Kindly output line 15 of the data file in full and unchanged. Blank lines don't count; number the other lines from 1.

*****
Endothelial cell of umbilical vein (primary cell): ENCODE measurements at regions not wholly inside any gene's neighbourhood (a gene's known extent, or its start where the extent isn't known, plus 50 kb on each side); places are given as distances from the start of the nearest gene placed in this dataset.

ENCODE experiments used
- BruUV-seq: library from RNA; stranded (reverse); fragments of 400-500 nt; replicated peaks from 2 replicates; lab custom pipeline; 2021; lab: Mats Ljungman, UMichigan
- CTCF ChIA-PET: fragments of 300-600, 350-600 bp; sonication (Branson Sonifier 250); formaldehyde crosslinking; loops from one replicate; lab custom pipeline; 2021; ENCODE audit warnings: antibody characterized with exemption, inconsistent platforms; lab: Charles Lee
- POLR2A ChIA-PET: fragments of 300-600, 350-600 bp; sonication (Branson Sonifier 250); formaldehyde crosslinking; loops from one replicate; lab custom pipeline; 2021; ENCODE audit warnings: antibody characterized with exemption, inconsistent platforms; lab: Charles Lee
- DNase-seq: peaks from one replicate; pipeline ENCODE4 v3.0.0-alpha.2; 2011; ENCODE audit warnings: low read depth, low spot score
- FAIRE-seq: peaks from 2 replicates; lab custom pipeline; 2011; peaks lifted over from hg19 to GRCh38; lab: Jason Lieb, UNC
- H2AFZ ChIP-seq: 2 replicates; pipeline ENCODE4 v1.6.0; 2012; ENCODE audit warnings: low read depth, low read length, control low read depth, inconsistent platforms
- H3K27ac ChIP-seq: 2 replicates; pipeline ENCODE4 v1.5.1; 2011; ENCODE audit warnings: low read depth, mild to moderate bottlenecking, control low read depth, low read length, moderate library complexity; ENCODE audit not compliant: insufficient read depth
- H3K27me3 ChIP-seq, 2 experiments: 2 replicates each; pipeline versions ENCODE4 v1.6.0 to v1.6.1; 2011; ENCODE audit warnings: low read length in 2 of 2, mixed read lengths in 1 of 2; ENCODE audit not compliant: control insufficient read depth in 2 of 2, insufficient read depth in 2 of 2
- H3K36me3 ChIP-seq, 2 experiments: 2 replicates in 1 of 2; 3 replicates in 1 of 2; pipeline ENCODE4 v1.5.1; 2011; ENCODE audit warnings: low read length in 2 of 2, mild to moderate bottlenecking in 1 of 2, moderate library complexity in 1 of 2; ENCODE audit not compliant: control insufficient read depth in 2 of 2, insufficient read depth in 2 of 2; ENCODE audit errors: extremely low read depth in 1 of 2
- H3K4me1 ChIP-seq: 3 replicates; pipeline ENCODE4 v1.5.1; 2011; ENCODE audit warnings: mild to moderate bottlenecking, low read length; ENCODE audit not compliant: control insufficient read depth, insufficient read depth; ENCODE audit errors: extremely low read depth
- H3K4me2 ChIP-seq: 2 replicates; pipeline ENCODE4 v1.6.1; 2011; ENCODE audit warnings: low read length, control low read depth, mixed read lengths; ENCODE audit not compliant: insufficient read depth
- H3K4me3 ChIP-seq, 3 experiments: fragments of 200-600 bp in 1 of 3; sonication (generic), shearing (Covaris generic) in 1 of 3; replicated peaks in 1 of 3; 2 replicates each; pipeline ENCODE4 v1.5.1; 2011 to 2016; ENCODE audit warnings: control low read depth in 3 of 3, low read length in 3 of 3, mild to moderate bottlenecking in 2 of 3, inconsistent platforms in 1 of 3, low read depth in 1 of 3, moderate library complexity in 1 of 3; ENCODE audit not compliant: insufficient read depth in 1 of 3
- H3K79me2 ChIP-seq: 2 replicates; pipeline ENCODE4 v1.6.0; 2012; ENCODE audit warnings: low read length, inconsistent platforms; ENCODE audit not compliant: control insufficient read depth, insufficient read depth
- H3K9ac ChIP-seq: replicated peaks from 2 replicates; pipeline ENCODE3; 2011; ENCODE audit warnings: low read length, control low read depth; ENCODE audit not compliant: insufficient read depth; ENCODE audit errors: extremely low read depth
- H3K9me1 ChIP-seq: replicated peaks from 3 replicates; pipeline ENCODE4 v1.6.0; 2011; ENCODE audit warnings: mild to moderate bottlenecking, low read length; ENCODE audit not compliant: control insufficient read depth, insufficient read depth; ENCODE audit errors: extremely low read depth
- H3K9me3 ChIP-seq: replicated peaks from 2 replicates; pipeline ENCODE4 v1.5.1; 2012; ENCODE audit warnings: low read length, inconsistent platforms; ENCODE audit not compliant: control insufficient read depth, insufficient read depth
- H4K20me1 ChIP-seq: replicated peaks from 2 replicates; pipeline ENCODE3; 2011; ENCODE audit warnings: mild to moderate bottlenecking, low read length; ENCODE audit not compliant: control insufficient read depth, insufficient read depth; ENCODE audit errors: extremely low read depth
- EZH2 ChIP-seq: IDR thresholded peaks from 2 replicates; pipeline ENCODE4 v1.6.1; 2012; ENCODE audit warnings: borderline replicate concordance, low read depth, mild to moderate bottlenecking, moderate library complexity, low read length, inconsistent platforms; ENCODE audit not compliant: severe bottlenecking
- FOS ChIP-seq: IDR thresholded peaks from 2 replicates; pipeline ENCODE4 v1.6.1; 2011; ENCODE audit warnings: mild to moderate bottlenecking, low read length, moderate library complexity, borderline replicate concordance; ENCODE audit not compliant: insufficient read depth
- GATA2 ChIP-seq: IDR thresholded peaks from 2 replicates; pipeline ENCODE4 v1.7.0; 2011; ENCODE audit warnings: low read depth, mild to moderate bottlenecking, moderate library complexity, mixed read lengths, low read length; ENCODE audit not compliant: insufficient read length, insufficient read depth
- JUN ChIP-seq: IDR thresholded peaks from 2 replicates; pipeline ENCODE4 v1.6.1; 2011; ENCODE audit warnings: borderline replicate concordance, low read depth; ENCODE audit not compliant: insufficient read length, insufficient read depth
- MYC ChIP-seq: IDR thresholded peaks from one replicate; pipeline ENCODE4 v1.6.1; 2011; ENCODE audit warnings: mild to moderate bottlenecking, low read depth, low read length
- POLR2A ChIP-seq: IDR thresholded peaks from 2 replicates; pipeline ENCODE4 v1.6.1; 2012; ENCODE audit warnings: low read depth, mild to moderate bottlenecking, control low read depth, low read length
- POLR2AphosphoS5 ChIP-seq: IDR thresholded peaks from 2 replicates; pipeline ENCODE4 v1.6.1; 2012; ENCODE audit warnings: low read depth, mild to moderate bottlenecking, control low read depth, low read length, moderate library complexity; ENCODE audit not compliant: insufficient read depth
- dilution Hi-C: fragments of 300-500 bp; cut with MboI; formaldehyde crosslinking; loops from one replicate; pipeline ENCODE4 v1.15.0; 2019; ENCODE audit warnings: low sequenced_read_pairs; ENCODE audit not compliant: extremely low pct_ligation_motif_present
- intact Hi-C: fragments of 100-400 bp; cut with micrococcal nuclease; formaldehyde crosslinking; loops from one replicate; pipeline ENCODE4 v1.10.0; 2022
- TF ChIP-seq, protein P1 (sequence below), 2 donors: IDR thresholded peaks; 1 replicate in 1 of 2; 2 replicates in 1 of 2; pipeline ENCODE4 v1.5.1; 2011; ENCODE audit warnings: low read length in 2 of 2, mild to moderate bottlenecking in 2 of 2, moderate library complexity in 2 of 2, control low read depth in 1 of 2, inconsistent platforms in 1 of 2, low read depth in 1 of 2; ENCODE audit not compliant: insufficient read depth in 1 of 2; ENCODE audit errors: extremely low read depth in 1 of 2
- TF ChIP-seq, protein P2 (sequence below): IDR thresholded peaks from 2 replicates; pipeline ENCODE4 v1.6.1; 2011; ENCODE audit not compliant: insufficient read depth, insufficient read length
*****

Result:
- H3K79me2 ChIP-seq: 2 replicates; pipeline ENCODE4 v1.6.0; 2012; ENCODE audit warnings: low read length, inconsistent platforms; ENCODE audit not compliant: control insufficient read depth, insufficient read depth